5 Ways to Help Kids Through a Military Change of Station

4 min to read
A military mother is helping her child take notes

Moving to a new home can be a major disruption and transition for the entire family—and one of the biggest challenges is getting your children settled into their new place and routine. For military families who experience a change of station often, this is especially difficult. 

The average child in a military family moves six to nine times throughout their school career, according to the Department of Defense Educational Partnership Branch. While many kids are resilient and bounce back from a move both socially and academically, some may require more advance planning to create positive feelings about having to move. Below are some tips to help the permanent change of station transition happen more smoothly for your family.

1. Acknowledge Your Child’s Feelings About the Move

Big feelings may come up for your child when you’re getting ready to move. They may feel sad, scared, angry, or a combination of these emotions. Help your child feel safe to express themselves and be prepared to listen. Acknowledge and validate their feelings by helping them to feel seen, heard, and understood, and that’s it’s OK to talk about what they feel. This can help them feel better about the current move and help them develop stronger emotional intelligence in the long run.

2. Visit Your New Home

A change of station for kids can bring about a lot of uncertainty. To help your child feel more comfortable, take them to visit your new home, neighborhood, and school if possible. Explore your new area together and pick out some potential favorite spots. If you are going to be stationed far away or overseas and it’s not possible to visit, you could try to calm your child’s nerves or generate excitement about the move by visiting your new town online. By simply looking up your new home, you can explore nearby parks, playgrounds, libraries, restaurants, ice cream shops, and more.

3. Allow Your Child to Make Some Decisions

Moving to a new place can make your child feel like they have very little control over their environment, resulting in more anxious feelings. To appease this, try to give your child some choices along the way. Whether it’s choosing new décor for their bedroom, what items to take or give away, or which friends they want to keep in touch with, these seemingly little decisions can go a long way in helping your child feel empowered and smoothing the path to your new future.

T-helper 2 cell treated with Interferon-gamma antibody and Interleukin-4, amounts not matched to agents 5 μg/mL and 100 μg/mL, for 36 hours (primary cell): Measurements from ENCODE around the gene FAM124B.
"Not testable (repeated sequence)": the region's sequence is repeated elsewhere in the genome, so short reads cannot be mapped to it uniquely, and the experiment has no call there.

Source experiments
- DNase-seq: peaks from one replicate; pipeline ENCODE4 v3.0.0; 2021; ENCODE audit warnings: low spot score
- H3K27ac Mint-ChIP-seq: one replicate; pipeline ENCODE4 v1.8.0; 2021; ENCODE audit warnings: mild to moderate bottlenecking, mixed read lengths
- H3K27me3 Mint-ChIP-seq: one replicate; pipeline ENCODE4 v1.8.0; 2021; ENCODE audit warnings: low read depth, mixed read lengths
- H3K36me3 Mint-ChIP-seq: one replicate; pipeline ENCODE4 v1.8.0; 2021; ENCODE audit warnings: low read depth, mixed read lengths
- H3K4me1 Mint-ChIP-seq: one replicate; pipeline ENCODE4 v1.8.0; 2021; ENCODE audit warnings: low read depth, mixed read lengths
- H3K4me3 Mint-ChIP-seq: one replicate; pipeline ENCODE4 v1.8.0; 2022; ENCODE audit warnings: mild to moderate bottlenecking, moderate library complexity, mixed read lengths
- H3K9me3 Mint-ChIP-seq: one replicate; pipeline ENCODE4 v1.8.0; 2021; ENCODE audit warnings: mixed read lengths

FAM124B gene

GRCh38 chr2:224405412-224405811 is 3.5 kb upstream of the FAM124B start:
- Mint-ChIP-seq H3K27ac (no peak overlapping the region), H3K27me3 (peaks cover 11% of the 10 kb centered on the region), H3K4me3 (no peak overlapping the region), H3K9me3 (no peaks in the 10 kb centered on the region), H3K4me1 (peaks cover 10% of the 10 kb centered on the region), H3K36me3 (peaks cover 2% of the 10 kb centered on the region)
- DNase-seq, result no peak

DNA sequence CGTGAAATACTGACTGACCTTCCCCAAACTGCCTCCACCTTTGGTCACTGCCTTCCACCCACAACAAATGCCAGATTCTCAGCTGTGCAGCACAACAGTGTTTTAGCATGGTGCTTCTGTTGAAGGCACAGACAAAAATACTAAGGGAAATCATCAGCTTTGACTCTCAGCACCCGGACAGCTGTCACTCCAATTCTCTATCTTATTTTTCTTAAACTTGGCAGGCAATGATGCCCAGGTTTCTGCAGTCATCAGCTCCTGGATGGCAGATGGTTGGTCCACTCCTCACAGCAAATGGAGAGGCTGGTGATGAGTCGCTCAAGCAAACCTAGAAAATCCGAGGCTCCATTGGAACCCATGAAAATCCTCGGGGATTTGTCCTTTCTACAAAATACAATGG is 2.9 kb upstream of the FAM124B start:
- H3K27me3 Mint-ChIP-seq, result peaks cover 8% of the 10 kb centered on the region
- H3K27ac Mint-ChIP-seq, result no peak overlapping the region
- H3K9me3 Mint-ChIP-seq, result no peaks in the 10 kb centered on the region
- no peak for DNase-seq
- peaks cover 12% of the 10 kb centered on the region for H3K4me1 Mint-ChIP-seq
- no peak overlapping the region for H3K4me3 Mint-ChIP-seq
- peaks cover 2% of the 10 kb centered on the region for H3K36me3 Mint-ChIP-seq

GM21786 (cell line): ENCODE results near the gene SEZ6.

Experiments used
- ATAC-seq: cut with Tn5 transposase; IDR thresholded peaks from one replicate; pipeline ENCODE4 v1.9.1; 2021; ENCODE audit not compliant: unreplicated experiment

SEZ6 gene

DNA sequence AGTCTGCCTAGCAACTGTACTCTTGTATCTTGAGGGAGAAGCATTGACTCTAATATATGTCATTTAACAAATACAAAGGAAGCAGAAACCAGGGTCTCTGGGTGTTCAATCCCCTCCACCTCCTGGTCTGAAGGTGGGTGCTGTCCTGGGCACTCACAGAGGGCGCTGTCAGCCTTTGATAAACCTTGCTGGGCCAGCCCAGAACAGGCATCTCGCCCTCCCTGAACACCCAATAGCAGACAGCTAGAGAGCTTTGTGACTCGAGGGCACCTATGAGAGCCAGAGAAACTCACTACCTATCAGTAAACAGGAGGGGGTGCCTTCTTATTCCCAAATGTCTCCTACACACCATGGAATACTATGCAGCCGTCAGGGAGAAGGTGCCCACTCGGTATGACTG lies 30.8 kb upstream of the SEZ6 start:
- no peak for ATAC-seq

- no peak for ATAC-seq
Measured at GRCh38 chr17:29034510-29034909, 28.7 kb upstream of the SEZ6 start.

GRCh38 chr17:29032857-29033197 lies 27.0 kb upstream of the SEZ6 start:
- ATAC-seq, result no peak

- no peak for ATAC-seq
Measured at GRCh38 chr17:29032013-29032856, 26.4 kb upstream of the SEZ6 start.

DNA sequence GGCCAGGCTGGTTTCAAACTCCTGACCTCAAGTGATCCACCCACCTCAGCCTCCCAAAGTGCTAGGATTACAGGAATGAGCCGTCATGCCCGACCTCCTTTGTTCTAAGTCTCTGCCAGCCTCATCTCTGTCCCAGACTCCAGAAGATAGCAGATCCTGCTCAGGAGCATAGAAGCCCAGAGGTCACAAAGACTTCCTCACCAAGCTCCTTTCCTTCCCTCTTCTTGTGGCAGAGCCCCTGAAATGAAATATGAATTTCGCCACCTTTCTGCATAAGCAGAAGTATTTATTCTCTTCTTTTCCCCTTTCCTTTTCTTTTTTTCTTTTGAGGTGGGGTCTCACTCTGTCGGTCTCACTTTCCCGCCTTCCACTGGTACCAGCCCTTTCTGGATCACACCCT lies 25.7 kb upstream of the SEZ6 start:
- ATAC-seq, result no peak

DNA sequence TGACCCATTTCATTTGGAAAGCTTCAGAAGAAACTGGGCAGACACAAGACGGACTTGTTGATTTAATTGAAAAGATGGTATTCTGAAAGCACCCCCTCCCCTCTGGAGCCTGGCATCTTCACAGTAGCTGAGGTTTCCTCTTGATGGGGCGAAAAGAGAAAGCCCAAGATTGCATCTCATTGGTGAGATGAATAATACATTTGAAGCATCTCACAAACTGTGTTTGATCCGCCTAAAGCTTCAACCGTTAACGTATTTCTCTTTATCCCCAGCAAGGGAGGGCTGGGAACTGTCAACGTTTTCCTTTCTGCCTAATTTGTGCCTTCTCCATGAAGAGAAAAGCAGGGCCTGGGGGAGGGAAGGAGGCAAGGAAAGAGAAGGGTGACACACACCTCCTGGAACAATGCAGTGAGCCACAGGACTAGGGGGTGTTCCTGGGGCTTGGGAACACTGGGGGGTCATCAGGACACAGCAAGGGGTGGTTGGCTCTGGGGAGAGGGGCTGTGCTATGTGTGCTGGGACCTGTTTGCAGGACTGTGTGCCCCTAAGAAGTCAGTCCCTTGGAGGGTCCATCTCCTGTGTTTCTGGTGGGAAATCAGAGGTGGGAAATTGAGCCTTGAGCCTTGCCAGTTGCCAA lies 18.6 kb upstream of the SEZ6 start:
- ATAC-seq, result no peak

4. Connect With Other Military Families

There are many resources for military families experiencing a permanent change of station, including in-person support groups and online support networks. The National Resource Directory and Military OneSource can help you find support groups in your new area. Each branch of the military also has Family Readiness Groups that provide a forum for developing friendships and sharing experiences and information. Connecting with folks in a similar situation can help you feel more settled in your new community and can lead to strong friendships for everyone in the family.

5. Consider Enrolling Your Kids in Online School

Starting a new school can be one of the most stressful aspects of moving for kids. However, enrolling in an online school can make these transitions for miliary families a bit easier. Some reasons online school may be a good fit for your family include:

  • It’s mobile. You can be anywhere in the world with internet access and your child can log in to complete school with age-level peers.

  • Online school offers continuity. Online school is available for children in grades K–12. No matter where you live, your child can continue his or her education with a stronger sense of continuity than if they were enrolled in in-person schools.

  • There is less risk of learning disruption. A study conducted by Pearson in 2019 compared the performance of similar populations of students in traditional brick-and-mortar schools and online schools who have moved over their academic careers. The study found that online students did just as well as children in traditional schools in math and reading.  

  • There is the opportunity for more parental involvement. Online school allows parents and caregivers to take an active role in their child’s coursework, progress, and grades as a Learning Coach. Even deployed parents can access their child’s lessons, learning materials, and grades easily by logging into the learning platform. 

Choosing the right school depends on both your child’s needs and your family situation. To learn more, download our free eGuide or take the quiz to discover if online school is the right choice for you.

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